International Journal of Applied Research
Vol. 5, Issue 1, Part F (2019)
Neonatal sepsis: frequency and antibiotic susceptibility of pathogenic bacteria at neonatal intensive care unit (NICU) hospitals, Akola (M.S.)
Dr. Ganesh Nichalmal Budhlani
Neonatal sepsis (NS) is a significant cause of mortality and morbidity in newborns. Neonatal sepsis refers to a clinical syndrome that is marked by signs and symptoms of infection in the first 28 days of life. Hence, the present study was undertaken to identify the common bacterial pahogens and to detect antibiotic susceptibility pattern of isolates for better treatment. The present investigation is based on a prospective analysis of 738 suspected neonates admitted to neonatal intensive care unit (NICU) of different hospitals in Akola city, Maharashtra over a period from Jan 2014 to Jan 2017. In this study, 738 positive blood culture isolates were processed in accordance with standard laboratory techniques. Antimicrobial susceptibility of the isolates was done by Kirby Bauer disc diffusion method according to Clinical and laboratory standard institution (CLSI) recommendations. S. epidermidis (CONS) prevalent isolates amongst the gram positive organisms showed high rate of antibiotic sensitivity to Imipenem, Meropenem. In present investigation, antibiotic resistance of all isolates of S. epidermidis (CONS) was observed against Ampicillin and Penicillin. This study of S. epidermidis (CONS) causing neonatal sepsis and their sensitivity pattern is useful so that guidelines can be prepared for empirical antibiotic therapy. Escherichia coli is a major cause of neonatal sepsis prevalent isolates amongst the gram negative organisms exhibited high rate of antibiotic sensitivity to Imipenem, Meropenem and Amikacin. In present investigation, Escherichia coli isolates also exhibited a multi-drug resistance to ampicillin, Penicillin, Nalidixic acid, Amoxicillin, Cefotexime, Norfloxacin and Tetracycline. This poses a threat to treatment of neonates due to increasing antibiotic resistance. It is concluded multi-drug resistant E. coli has emerged as the predominant pathogen responsible for early-onset neonatal sepsis, particularly in preterm infants. Hence, this study of S. epidermidis and Escherichia coli causing neonatal sepsis and their sensitivity pattern is useful so that guidelines can be prepared for empirical antibiotic therapy.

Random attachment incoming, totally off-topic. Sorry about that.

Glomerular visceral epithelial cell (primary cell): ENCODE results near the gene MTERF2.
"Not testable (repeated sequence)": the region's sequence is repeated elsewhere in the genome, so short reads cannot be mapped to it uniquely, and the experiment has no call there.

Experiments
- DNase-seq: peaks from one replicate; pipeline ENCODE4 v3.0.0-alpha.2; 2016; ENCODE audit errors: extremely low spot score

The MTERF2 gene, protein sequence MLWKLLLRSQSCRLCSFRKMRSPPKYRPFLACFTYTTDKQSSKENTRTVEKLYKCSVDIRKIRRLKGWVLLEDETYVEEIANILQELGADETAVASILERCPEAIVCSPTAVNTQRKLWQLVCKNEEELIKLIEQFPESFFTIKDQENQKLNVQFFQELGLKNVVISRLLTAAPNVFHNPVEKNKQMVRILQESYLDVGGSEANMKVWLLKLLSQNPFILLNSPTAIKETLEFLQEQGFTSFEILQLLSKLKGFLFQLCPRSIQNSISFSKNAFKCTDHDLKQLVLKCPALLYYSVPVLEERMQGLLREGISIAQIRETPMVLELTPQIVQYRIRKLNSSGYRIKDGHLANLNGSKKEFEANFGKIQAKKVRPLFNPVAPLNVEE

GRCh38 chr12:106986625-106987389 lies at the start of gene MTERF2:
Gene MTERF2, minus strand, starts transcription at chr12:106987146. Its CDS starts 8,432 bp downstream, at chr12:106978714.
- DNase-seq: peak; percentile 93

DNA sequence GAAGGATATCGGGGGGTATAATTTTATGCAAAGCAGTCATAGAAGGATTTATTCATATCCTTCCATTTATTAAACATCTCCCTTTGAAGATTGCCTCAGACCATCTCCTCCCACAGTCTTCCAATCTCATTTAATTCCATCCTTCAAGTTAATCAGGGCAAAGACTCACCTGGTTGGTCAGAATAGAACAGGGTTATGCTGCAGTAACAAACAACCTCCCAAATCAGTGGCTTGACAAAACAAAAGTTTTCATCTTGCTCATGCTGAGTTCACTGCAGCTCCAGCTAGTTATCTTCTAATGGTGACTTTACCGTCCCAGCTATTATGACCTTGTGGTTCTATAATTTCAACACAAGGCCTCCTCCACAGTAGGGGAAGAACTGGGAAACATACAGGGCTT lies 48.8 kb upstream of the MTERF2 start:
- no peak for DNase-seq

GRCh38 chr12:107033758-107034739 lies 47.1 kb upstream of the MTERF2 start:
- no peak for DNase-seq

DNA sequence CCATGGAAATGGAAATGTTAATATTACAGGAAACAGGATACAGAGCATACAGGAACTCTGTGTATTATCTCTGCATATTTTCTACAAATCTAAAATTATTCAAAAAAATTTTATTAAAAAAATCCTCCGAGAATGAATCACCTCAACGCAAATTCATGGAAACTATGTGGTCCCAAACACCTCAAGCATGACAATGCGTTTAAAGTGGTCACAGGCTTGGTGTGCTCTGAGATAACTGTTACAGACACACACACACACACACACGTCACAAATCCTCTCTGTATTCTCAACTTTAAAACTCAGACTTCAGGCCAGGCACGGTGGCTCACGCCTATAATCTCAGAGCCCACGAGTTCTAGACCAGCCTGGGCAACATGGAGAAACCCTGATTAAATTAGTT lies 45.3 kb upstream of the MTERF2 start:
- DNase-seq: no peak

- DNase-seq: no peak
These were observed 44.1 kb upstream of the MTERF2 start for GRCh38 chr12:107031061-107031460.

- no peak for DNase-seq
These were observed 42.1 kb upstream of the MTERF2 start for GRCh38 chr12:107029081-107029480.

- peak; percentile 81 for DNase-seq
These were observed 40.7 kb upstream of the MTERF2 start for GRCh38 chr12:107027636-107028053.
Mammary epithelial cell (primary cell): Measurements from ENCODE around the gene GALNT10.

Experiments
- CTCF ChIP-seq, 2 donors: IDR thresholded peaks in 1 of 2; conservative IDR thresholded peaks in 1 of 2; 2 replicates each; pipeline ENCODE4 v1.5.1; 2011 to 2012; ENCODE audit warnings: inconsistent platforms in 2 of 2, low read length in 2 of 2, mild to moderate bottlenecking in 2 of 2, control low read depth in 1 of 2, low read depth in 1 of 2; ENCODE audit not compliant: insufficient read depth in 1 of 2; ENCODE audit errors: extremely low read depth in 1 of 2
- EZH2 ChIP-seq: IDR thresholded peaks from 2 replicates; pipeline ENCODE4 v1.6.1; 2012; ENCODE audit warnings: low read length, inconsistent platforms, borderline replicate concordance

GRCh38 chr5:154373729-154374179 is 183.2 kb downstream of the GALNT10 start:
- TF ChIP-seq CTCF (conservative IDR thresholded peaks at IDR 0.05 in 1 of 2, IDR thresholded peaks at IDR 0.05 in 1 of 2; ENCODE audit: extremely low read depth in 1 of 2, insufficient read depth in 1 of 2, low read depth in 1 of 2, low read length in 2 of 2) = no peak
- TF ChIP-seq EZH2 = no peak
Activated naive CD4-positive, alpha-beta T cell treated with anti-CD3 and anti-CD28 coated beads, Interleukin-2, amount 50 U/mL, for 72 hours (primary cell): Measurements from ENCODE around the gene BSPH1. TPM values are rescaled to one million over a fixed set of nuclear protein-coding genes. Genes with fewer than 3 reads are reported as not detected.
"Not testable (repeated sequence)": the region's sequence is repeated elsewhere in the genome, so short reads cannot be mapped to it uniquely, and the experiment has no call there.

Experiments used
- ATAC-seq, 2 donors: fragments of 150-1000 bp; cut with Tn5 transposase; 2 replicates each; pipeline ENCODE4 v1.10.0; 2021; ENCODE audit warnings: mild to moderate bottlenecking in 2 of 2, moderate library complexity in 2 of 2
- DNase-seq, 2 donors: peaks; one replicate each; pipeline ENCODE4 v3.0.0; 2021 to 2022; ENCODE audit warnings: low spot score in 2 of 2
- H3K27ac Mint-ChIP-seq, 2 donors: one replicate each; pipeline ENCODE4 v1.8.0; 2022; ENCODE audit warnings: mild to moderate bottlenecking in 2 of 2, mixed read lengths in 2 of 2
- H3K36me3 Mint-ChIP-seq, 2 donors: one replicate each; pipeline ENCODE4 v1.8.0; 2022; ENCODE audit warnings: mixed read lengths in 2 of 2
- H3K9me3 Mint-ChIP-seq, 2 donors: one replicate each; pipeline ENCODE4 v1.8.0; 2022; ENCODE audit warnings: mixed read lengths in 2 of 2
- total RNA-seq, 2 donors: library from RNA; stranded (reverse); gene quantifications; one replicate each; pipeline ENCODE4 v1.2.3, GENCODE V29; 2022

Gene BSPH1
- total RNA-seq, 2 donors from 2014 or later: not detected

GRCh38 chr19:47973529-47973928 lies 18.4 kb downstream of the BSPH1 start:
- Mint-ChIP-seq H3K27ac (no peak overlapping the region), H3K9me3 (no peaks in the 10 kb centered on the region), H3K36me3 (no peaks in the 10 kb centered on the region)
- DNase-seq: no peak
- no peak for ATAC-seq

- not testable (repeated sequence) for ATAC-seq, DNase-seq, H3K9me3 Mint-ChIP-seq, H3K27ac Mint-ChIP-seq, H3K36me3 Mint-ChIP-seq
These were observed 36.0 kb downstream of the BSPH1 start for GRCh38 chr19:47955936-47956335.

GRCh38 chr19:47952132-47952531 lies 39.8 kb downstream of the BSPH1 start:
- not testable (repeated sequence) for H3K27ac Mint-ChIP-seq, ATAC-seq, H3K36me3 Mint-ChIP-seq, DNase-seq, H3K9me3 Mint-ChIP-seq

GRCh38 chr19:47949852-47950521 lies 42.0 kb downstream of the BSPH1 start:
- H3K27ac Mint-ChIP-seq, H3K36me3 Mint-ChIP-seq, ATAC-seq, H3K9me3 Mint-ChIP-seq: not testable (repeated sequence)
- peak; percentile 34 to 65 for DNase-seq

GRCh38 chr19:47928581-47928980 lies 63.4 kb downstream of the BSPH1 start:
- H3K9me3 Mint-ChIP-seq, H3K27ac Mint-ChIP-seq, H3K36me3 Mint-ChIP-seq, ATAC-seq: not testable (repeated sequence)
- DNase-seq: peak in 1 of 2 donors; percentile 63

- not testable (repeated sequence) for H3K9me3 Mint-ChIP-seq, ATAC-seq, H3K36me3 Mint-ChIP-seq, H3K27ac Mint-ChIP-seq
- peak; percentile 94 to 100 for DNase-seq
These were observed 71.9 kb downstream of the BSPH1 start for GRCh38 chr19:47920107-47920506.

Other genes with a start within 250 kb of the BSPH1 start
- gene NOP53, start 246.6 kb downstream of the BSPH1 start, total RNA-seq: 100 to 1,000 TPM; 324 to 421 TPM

How to cite this article:
Dr. Ganesh Nichalmal Budhlani. Neonatal sepsis: frequency and antibiotic susceptibility of pathogenic bacteria at neonatal intensive care unit (NICU) hospitals, Akola (M.S.). Int J Appl Res 2019;5(1):537-541.